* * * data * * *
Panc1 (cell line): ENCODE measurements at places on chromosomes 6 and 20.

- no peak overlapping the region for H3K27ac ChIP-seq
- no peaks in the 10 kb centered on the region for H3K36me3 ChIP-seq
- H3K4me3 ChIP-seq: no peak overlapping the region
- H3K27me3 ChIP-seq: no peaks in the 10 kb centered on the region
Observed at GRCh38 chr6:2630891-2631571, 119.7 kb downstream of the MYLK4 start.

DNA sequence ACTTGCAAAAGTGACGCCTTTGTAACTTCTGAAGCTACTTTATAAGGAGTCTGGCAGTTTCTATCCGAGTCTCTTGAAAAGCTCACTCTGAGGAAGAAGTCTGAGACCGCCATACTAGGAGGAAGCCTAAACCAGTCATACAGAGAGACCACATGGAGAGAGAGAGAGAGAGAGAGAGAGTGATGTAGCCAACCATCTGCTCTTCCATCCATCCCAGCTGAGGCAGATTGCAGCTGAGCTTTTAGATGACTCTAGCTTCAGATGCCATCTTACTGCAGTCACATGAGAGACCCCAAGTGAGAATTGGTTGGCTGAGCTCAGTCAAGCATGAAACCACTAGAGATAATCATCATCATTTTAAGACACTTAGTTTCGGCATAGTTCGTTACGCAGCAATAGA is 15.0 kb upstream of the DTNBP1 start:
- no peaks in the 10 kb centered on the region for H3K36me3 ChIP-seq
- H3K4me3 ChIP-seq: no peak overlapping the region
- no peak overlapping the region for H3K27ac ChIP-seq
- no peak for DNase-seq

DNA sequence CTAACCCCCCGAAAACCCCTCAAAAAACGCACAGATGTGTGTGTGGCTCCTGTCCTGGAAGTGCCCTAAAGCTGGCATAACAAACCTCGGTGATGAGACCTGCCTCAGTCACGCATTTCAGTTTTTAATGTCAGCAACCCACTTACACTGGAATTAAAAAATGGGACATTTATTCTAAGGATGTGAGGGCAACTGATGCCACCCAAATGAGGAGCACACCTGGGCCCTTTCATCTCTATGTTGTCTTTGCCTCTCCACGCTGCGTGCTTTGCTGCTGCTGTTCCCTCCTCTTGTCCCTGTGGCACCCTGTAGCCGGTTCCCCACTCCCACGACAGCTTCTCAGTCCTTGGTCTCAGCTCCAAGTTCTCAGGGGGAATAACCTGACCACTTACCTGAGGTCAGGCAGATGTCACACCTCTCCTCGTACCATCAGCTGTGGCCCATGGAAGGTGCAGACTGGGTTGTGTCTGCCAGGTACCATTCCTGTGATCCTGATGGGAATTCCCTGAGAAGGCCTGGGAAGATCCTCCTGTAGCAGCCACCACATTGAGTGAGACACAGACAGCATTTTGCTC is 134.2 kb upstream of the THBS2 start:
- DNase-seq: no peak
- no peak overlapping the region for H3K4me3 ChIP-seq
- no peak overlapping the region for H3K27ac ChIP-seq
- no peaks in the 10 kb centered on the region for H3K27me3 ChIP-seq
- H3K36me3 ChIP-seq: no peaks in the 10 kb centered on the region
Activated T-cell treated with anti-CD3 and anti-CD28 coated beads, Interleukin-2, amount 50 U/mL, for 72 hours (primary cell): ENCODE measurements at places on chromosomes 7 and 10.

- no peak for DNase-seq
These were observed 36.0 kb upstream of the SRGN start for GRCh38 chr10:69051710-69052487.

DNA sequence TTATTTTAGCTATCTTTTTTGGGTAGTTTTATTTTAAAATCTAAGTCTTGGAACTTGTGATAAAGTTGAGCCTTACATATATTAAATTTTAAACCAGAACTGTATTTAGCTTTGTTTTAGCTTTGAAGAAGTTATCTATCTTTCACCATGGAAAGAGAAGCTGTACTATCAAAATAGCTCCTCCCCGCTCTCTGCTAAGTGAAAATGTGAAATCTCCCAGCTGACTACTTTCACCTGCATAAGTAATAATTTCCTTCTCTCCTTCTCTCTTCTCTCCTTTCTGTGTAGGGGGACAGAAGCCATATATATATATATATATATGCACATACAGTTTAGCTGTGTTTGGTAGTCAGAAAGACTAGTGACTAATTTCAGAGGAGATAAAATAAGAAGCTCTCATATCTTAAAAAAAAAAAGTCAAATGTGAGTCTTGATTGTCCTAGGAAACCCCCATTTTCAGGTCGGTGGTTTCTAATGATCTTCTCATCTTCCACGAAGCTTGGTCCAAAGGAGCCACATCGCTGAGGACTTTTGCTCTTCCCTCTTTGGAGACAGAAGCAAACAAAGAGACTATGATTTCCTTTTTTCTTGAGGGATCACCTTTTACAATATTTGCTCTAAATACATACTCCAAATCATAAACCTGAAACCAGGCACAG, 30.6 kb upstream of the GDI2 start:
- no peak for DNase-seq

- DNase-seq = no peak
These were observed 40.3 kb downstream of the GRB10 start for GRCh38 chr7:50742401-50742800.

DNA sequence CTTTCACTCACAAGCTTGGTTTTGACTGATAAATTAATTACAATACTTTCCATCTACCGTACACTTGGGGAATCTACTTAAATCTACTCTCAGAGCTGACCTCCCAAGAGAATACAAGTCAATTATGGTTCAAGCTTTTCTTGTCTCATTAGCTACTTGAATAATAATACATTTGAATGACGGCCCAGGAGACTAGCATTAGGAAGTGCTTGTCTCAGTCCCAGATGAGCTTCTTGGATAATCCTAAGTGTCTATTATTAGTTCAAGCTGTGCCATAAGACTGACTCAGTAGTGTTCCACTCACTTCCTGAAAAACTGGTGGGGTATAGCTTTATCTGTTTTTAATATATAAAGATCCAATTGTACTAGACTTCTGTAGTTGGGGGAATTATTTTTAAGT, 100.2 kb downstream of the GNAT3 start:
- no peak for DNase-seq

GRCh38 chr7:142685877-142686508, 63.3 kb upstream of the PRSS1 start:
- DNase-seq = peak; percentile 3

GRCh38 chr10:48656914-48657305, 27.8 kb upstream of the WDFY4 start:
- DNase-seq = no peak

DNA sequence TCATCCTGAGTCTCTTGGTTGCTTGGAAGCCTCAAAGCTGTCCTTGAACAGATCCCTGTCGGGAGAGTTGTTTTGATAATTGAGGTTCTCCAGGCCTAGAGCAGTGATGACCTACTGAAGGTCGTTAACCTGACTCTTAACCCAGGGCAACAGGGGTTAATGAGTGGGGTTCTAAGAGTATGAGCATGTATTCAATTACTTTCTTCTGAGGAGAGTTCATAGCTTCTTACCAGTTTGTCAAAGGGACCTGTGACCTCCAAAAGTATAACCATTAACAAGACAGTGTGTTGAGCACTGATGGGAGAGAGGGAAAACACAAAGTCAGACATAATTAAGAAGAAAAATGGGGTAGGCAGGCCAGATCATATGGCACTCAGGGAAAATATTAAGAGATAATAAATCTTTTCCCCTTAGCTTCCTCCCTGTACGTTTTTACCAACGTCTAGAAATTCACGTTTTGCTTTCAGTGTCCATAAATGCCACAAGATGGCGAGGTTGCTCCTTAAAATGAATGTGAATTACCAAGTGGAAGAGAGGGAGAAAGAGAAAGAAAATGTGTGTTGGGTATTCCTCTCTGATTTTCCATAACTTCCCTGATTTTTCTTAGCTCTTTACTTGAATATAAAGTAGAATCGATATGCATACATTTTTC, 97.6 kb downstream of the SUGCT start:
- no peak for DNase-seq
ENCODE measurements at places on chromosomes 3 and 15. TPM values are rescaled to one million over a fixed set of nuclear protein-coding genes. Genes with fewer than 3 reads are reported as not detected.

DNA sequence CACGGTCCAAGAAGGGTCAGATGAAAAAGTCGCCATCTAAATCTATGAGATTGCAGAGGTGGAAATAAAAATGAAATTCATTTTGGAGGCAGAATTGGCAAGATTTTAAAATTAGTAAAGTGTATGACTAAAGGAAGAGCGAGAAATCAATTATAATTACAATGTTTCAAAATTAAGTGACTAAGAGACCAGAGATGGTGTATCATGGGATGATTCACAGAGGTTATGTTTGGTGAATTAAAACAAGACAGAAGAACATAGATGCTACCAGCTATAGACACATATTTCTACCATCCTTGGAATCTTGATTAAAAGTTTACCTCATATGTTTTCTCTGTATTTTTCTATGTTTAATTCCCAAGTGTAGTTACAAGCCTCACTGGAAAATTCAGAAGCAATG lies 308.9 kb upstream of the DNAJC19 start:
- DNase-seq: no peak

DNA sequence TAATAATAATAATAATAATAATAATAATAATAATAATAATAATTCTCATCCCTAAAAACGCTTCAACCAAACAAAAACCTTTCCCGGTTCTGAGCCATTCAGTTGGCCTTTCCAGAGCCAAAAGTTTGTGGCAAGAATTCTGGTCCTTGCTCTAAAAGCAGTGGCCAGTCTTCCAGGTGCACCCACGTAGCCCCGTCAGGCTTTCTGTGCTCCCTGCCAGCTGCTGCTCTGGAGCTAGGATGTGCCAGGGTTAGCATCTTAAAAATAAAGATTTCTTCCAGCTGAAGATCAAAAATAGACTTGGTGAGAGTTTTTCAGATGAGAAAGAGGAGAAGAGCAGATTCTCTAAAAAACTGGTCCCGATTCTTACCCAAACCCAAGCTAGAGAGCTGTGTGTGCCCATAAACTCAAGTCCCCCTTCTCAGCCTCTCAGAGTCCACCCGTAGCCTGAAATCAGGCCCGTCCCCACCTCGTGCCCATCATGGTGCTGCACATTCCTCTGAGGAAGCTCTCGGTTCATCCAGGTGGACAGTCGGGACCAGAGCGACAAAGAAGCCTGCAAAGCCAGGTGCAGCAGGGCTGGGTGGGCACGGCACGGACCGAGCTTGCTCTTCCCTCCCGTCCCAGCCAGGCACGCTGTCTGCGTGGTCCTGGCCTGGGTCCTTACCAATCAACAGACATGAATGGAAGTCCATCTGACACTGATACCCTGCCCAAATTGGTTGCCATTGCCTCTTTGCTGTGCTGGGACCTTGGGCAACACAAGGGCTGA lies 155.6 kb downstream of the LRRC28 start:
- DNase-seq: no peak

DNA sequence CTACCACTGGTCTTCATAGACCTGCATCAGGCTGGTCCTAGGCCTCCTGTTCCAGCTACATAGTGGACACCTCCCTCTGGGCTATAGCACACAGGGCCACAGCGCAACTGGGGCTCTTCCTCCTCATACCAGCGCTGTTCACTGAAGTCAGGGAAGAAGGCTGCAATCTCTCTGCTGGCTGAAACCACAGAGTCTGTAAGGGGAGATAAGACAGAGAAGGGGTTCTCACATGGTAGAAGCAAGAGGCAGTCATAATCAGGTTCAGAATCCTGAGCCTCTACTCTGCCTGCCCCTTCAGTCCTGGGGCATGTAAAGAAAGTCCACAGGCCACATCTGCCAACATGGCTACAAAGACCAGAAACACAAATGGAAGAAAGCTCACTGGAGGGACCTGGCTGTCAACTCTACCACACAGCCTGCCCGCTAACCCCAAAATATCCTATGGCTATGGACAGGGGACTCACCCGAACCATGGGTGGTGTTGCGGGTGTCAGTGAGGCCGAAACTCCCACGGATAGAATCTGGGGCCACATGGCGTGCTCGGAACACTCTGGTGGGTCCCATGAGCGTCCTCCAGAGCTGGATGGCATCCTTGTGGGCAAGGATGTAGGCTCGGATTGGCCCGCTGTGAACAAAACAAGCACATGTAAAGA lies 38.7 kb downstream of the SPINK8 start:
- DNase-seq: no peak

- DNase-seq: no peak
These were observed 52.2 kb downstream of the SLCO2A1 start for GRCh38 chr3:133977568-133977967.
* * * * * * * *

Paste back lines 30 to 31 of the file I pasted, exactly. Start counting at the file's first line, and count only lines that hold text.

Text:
- DNase-seq = no peak

DNA sequence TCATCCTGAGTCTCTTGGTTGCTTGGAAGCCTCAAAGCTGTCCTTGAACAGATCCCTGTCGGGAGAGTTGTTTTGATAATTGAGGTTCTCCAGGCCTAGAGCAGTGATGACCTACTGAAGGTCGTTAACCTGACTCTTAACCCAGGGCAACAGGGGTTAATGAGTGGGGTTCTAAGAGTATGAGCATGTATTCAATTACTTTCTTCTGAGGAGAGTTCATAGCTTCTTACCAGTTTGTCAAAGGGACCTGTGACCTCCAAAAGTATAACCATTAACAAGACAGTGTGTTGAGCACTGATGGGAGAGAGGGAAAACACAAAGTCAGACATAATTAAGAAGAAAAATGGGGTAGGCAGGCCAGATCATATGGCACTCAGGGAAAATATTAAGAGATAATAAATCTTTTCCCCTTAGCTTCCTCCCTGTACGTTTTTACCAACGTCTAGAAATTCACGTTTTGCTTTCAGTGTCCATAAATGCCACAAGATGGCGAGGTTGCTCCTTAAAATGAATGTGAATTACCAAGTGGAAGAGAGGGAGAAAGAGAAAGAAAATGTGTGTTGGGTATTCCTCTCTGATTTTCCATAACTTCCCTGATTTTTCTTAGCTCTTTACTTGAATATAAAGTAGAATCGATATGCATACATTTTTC, 97.6 kb downstream of the SUGCT start: